Saturday, May 21, 2005

On Dragging and Dropping . . .

I like to play with lots of things at once - and one is a tool to easily manage my textures. Now the first thing I desired was drag and drop functionality. I found this to be a little tricky, I couldn't find too much documentation that helped but with a little experimenting here is what I got. This particular example is for loading PNG but could be trivially modified to support GIF, JPG and BMP - possible others too (whatever the windows Bitmap format supports)

The Plan

I want to drag images to my program and have them displayed. If it's anything other than .png nothing's displayed and the users cursor goes to the "no entry" sign.

To use drag and drop for a task such as this there are a few things that matter.

AllowDrop this should be set to true. I think it's present on any component so if you wish to add drag&drop to a button or some little icon or a picture box or . . . whatever - it's no problem! The important thing is you set it to true.

Next the Events - we only care about 2.

DragOver this is when you've dragged something and you're moving it over your control. Here you should report to the user - if it is something acceptable or not acceptable. (The cursor has the no-entry sign for NO! or it has a little box for YES!)

DragDrop we've let go in the control area so now do something magic with the thing we've dropped.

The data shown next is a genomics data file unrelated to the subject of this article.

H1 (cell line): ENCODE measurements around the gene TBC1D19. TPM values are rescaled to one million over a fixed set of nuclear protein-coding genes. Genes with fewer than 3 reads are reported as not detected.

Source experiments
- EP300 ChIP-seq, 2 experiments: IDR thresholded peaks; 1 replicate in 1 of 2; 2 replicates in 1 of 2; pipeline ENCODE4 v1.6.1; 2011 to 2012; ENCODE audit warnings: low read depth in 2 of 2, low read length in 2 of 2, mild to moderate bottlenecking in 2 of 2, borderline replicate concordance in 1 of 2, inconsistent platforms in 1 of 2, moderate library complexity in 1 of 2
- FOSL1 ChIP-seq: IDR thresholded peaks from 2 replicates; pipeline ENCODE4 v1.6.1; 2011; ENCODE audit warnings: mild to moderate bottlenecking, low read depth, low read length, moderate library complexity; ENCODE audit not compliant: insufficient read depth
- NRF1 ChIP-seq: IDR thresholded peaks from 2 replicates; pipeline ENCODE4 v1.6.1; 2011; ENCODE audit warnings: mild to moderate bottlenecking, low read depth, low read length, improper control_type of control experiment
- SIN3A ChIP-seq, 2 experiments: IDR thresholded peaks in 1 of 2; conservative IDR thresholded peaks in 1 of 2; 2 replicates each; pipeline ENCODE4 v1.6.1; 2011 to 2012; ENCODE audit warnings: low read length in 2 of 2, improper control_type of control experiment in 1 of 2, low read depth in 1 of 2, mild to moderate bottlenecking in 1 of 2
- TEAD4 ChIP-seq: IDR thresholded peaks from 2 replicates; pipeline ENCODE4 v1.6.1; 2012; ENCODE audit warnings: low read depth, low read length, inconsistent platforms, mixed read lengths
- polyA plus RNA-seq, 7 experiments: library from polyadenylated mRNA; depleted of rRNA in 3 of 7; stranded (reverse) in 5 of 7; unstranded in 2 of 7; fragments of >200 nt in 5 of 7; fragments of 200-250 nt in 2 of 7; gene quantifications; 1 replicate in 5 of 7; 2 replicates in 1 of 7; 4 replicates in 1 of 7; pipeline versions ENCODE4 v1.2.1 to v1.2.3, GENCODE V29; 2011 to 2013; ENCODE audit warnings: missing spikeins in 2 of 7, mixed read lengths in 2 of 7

The Simplest Program Possible

Start a new windows project.



Now hop to the form designer.



Select a picture box and drag it on to the form. Go to the picture box properties section and under docking select Fill.



Okay a nice big grey box. Just what we've always wanted. We want to get some drag drop action going so let's set the AllowDrop bool. Now - I couldn't find this in the properties form-designer explorer! Maybe in later versions of VS.net it's there. So I added it manually into the VS.net pregenerated code.


private void InitializeComponent()
{

//A lot of windows generated code
...

        //
// pictureBox1
//
this.pictureBox1.AllowDrop = true;
this.pictureBox1.Dock = System.Windows.Forms.DockStyle.Fill;
this.pictureBox1.Location = new System.Drawing.Point(3, 16);
this.pictureBox1.Name = "pictureBox1";

...


With that added we'll now potentially be able to accept stuff dragged over to our form (well picture box specifically but it does take all the form-real-estate!). Next to events. So for this let's hop back to the form designer.



Click on the little lightening arrow for events and double click the space next to DragOver. This will take us into the programming section.

Programming OnDragOver


private void [Your Project Name]_DragOver(object sender, System.Windows.Forms.DragEventArgs e)
{




In this function we check what's being dragged in and whether or not we like it. Then we tell the computer our general feelings. So we want to check several things.

  1. Is it a file from windows-explorer (not the webbrowser :P, the file manager)?

  2. Does it have a file path associated with it?

  3. Does it use the .png extension?

  4. Will windows allow us to copy it?